Ensure Regular training for Billing and Coding staff

Don’t overlook continual training of your billing and coding staff. It’s a compliance principle that the OIG emphasized in its initial compliance guidance for laboratories in 1998 and it is still just as important today, particularly with changes such as ICD-10 on the horizon. One of the compliance officer’s roles, according to the OIG’s Compliance Program Guidance for Clinical Laboratories, is to develop and participate in a training program and ensure all appropriate personnel are knowledgeable about the compliance program and “pertinent Federal, State and private payer standards.” That guidance document says an effective compliance program depends on “regular, effective education and training programs for all affected employees.” So make sure you are training new staff and re-training existing staff on the laboratory’s compliance program, fraud and abuse laws, billing and coding requirements, and claims submission.

Specifically, with regard to billing and coding, the OIG guidance says “for certain employees involved in the billing and coding functions, periodic training in proper CPT/HCPCs and ICD-9 coding and documentation should be required.”

In a footnote the OIG emphasizes that coding responsibilities “create a greater organizational legal exposure, and therefore require specialized training” and advises laboratories to first fill coding positions with “individuals who have the appropriate educational background and training.” Once you hire appropriate staff, the guidance recommends in a separate footnote that at least annual training be provided for general compliance issues with increased number of annual training hours specifically for staff involved with coding and billing functions. It also emphasizes the need to train new staff as soon as possible.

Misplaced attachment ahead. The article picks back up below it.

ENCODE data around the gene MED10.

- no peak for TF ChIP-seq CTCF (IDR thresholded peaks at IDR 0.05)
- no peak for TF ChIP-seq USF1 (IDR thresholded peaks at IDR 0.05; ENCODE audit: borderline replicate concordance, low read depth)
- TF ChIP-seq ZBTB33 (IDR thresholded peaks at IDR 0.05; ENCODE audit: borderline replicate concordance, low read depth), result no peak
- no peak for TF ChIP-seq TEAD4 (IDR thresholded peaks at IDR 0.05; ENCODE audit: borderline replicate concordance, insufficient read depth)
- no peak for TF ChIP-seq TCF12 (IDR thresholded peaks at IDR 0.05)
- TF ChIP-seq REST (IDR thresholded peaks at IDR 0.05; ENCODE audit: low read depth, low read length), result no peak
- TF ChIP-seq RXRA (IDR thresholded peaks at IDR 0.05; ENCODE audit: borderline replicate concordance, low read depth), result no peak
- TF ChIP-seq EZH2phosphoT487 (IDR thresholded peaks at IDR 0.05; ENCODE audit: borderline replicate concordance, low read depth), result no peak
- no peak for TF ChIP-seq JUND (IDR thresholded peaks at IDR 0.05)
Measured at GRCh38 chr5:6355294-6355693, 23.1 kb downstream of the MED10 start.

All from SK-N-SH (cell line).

When deciding what to highlight in training, look not just to new developments but also enforcement trends and issues the OIG highlights in its annual Work Plan, new guidance, fraud alerts and other guidance documents. And after you’ve trained and retrained staff, make sure the compliance message stuck—the OIG’s 1998 guidance says you should be auditing and monitoring your billing and coding compliance. Address any problem areas found in those audits with further training.

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